Written by: Bro. Brian Poulin
Memorial of the Holy Guardian Angels
I spent a lot more time than usual thinking about the equinox this year. I’m usually not too sophisticated about the change of seasons… I figure that summer must last from Memorial Day to Labor Day, winter includes any month in which I might reasonably see snow in New England, and autumn and spring are what’s left. It’s an imperfect understanding, but good enough.
Two things were different this year though. First, for whatever reason, I am more sensitive than usual to the days getting shorter. That aspect of winter might actually bother me a bit this year. Second, I just happened to be planning a prayer service for the morning of September 22 and was looking for whether that day itself had any inherent theme worth examining.
What a wonderful occasion to explore both wholeness and ambivalence! This day that contains day and night in equal measure can also remind us of the summer warmth we leave behind and the winter chill to come, even as we enjoy the beauty of fall colors and the gifts of harvest. On the thematic level at least, the equinox has it all. And if we can consecrate this symbolic day of balance and fullness to God, don’t we implicitly acknowledge God’s domain over the year that has already past as well as the remaining year to come?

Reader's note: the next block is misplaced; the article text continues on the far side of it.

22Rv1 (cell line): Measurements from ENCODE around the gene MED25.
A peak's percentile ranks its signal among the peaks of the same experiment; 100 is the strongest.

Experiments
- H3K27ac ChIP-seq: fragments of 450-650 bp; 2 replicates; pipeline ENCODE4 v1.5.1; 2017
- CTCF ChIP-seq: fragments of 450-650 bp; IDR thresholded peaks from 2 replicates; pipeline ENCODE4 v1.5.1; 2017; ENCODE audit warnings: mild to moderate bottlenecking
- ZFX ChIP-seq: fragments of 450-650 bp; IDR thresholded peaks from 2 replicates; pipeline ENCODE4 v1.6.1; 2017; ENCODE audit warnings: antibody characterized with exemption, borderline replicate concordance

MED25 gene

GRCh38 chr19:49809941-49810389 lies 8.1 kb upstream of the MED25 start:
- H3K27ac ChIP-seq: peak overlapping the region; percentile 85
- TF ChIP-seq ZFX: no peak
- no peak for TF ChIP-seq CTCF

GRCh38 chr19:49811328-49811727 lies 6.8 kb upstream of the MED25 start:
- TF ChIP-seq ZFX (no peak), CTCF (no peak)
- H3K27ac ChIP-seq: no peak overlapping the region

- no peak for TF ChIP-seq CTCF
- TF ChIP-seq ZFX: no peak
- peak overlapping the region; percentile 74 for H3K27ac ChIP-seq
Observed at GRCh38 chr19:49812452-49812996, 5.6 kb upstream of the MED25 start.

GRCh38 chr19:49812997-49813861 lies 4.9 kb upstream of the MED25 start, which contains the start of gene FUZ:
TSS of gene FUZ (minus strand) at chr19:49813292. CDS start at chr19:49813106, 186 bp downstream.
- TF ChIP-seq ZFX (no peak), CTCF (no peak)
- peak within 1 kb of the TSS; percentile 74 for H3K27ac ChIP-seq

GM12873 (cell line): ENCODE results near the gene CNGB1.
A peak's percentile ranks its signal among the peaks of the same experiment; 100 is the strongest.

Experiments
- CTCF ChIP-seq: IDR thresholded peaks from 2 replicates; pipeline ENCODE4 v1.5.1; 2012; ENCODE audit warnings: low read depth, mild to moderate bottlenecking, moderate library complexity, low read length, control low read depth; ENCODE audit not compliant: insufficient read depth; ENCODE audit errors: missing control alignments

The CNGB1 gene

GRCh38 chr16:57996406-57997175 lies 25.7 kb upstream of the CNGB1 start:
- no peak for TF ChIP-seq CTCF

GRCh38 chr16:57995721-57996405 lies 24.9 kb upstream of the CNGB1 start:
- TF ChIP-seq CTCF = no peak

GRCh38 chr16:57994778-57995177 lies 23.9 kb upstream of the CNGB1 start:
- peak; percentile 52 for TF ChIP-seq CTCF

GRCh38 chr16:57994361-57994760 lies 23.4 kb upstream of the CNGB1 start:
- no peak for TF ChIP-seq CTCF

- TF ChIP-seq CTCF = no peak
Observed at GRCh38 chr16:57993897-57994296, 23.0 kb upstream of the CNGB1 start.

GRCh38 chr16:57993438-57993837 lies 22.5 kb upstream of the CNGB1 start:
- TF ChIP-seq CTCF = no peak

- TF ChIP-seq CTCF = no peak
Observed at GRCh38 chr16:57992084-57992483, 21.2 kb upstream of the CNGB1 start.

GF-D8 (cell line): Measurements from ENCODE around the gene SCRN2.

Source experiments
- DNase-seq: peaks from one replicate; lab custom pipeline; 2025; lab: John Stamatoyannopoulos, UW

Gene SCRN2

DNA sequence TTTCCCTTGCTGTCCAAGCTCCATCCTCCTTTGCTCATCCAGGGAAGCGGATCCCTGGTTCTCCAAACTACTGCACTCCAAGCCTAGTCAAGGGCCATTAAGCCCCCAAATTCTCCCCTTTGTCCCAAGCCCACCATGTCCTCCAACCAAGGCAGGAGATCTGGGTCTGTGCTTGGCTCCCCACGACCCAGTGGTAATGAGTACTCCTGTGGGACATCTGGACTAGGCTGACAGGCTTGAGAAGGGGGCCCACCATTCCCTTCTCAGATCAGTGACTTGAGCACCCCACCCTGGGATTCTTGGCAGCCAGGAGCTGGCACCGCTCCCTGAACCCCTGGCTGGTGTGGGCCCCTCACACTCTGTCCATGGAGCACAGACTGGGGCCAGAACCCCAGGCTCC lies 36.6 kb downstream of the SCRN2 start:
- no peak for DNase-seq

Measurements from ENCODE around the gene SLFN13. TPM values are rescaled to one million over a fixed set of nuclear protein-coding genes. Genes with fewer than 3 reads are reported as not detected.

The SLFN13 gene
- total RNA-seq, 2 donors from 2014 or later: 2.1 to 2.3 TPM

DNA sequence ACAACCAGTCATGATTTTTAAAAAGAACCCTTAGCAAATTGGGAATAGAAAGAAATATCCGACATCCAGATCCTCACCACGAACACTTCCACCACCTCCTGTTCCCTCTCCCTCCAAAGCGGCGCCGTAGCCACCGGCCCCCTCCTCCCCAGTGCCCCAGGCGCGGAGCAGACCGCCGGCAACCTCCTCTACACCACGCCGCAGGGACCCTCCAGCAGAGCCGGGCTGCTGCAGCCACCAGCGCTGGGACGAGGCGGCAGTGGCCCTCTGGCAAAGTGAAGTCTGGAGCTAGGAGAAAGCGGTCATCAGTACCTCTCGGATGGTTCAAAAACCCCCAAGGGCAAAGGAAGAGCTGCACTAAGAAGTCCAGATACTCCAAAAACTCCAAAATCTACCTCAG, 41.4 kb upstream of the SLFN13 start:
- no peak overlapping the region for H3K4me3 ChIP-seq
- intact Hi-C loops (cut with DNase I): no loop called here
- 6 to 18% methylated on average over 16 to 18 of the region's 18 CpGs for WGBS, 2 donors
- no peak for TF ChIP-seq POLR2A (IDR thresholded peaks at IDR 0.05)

Much to the delight of our two Marist novices in the USA, Bro. Steve Kappes recently shared that one preferred mode of prayer for him is to open his senses to the world around him and give God thanks by building on a canticlefrom the Book of Daniel that appears in the Liturgy of the Hours. Yes, “fire and heat, bless the Lord,” and “cold and chill, bless the Lord,” but as Bro. Steve goes out for an afternoon walk in Miami, he can also add “little lizard, bless the Lord,” and “welcome shade, bless the Lord.”
Our novices (who were actually postulants then) admiringly quoted Steve for at least the next several weeks: “Little lizard, bless the Lord.” All of creation can inspire wonder in us, if we only let it. So what better time than equinox to remember that God is in the night every bit as much as in the day. God is in the warmth and in the cold alike. God is in our times of safety and in our times of danger.
There is indeed a season for everything. Killing and healing, mourning and dancing, rending and sewing, all of these things will happen, and God will be present when they do. Atrocity is no more foreign to our God than miracle. This is not to say that God ordains evil, but rather that he does not abandon us to it. He remains the true God even in the face of the ungodly and remains our God who will stay with us through it all, no matter what.
There is indeed a season for every possible thing, whether it be a cause for lament or rejoicing. Because ours is a God of all these seasons though, we can consider his unconditional presence with our own attitude of unconditional hope.
This week’s ‘ear candy’ provides a beautiful illustration of hope, purpose, and the possibility of healing action even in the face of travesty. It points not only to the presence of God in hard times but also how we can cooperate in manifesting God’s loving presence. The ‘brain food’ is similar in some ways, insofar as it portrays the response of some religious organizations to a recent border crisis.
Ear Candy: “The Flower” by Michael Franti & Spearhead (featuring Victoria Canal)
Brain Food: “Faith Groups Band Together to Help Haitians Camped at US-Mexico Border” by Nuri Vallbona
Come back on the first Saturday of next month for a new post!